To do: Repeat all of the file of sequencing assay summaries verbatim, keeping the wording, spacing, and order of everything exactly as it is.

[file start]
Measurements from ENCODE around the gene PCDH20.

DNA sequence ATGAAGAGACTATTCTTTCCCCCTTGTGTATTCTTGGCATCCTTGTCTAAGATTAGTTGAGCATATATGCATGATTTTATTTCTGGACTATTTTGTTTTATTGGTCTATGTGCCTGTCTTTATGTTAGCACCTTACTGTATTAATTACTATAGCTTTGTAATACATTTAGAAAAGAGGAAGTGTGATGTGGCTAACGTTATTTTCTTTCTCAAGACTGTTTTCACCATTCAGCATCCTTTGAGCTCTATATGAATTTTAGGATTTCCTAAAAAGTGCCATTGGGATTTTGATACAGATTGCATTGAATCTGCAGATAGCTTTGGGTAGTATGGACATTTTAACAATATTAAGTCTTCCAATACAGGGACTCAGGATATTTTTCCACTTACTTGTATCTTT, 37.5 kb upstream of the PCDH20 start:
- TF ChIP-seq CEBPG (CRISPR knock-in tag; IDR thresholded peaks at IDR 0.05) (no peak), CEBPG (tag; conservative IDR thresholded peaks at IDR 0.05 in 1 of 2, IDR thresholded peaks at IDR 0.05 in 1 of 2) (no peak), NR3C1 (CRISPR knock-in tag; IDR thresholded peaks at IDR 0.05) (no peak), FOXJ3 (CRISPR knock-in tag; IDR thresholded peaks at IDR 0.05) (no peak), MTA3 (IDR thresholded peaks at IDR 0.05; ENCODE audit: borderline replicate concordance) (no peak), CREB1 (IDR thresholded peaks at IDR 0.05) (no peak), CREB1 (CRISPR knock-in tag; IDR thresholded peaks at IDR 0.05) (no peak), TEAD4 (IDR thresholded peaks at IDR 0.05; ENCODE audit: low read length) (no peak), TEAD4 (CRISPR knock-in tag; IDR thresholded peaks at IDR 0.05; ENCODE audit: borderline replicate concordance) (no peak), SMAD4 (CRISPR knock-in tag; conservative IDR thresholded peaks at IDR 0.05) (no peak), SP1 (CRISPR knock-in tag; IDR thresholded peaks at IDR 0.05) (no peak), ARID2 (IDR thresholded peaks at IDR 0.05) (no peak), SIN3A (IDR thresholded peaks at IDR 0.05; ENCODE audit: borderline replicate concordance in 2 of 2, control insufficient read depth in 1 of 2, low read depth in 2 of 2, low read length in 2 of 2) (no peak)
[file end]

Measurements from ENCODE around the gene PCDH20.

DNA sequence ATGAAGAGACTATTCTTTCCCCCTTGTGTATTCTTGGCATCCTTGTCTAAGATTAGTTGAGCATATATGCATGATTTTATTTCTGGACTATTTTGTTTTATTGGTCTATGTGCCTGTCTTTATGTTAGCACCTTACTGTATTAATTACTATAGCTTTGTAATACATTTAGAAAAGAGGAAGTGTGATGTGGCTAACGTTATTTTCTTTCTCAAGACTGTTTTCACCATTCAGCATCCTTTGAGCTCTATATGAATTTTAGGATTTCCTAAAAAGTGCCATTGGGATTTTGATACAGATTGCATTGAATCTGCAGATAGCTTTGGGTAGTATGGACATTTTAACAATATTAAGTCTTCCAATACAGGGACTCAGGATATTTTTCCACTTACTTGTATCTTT, 37.5 kb upstream of the PCDH20 start:
- TF ChIP-seq CEBPG (CRISPR knock-in tag; IDR thresholded peaks at IDR 0.05) (no peak), CEBPG (tag; conservative IDR thresholded peaks at IDR 0.05 in 1 of 2, IDR thresholded peaks at IDR 0.05 in 1 of 2) (no peak), NR3C1 (CRISPR knock-in tag; IDR thresholded peaks at IDR 0.05) (no peak), FOXJ3 (CRISPR knock-in tag; IDR thresholded peaks at IDR 0.05) (no peak), MTA3 (IDR thresholded peaks at IDR 0.05; ENCODE audit: borderline replicate concordance) (no peak), CREB1 (IDR thresholded peaks at IDR 0.05) (no peak), CREB1 (CRISPR knock-in tag; IDR thresholded peaks at IDR 0.05) (no peak), TEAD4 (IDR thresholded peaks at IDR 0.05; ENCODE audit: low read length) (no peak), TEAD4 (CRISPR knock-in tag; IDR thresholded peaks at IDR 0.05; ENCODE audit: borderline replicate concordance) (no peak), SMAD4 (CRISPR knock-in tag; conservative IDR thresholded peaks at IDR 0.05) (no peak), SP1 (CRISPR knock-in tag; IDR thresholded peaks at IDR 0.05) (no peak), ARID2 (IDR thresholded peaks at IDR 0.05) (no peak), SIN3A (IDR thresholded peaks at IDR 0.05; ENCODE audit: borderline replicate concordance in 2 of 2, control insufficient read depth in 1 of 2, low read depth in 2 of 2, low read length in 2 of 2) (no peak)